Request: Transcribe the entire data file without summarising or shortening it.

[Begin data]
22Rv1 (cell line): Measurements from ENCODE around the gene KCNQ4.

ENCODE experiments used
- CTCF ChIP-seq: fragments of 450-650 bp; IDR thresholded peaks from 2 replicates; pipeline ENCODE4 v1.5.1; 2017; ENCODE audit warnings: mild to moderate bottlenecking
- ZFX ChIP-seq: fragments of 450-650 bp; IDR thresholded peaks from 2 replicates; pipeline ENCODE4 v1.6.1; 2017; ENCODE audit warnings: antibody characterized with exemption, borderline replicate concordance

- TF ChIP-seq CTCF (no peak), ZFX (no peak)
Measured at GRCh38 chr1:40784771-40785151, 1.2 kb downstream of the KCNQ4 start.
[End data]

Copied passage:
22Rv1 (cell line): Measurements from ENCODE around the gene KCNQ4.

ENCODE experiments used
- CTCF ChIP-seq: fragments of 450-650 bp; IDR thresholded peaks from 2 replicates; pipeline ENCODE4 v1.5.1; 2017; ENCODE audit warnings: mild to moderate bottlenecking
- ZFX ChIP-seq: fragments of 450-650 bp; IDR thresholded peaks from 2 replicates; pipeline ENCODE4 v1.6.1; 2017; ENCODE audit warnings: antibody characterized with exemption, borderline replicate concordance

- TF ChIP-seq CTCF (no peak), ZFX (no peak)
Measured at GRCh38 chr1:40784771-40785151, 1.2 kb downstream of the KCNQ4 start.